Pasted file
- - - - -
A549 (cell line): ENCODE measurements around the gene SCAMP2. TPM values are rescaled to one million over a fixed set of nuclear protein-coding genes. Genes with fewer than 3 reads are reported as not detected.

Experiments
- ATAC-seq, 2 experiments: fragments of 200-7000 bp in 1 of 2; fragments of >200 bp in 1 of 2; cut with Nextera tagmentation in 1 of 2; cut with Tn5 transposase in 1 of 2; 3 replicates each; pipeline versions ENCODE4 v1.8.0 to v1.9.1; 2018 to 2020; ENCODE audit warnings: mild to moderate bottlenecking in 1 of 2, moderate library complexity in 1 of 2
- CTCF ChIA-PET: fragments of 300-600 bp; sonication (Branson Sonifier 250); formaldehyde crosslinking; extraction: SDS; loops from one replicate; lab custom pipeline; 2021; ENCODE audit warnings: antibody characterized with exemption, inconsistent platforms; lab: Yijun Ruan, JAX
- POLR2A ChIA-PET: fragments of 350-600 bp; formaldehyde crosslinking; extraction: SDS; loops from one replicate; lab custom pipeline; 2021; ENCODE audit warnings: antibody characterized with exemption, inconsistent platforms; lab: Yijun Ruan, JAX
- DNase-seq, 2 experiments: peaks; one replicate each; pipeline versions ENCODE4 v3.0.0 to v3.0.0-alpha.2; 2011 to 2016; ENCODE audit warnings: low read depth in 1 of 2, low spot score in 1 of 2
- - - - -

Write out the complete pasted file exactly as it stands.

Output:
A549 (cell line): ENCODE measurements around the gene SCAMP2. TPM values are rescaled to one million over a fixed set of nuclear protein-coding genes. Genes with fewer than 3 reads are reported as not detected.

Experiments
- ATAC-seq, 2 experiments: fragments of 200-7000 bp in 1 of 2; fragments of >200 bp in 1 of 2; cut with Nextera tagmentation in 1 of 2; cut with Tn5 transposase in 1 of 2; 3 replicates each; pipeline versions ENCODE4 v1.8.0 to v1.9.1; 2018 to 2020; ENCODE audit warnings: mild to moderate bottlenecking in 1 of 2, moderate library complexity in 1 of 2
- CTCF ChIA-PET: fragments of 300-600 bp; sonication (Branson Sonifier 250); formaldehyde crosslinking; extraction: SDS; loops from one replicate; lab custom pipeline; 2021; ENCODE audit warnings: antibody characterized with exemption, inconsistent platforms; lab: Yijun Ruan, JAX
- POLR2A ChIA-PET: fragments of 350-600 bp; formaldehyde crosslinking; extraction: SDS; loops from one replicate; lab custom pipeline; 2021; ENCODE audit warnings: antibody characterized with exemption, inconsistent platforms; lab: Yijun Ruan, JAX
- DNase-seq, 2 experiments: peaks; one replicate each; pipeline versions ENCODE4 v3.0.0 to v3.0.0-alpha.2; 2011 to 2016; ENCODE audit warnings: low read depth in 1 of 2, low spot score in 1 of 2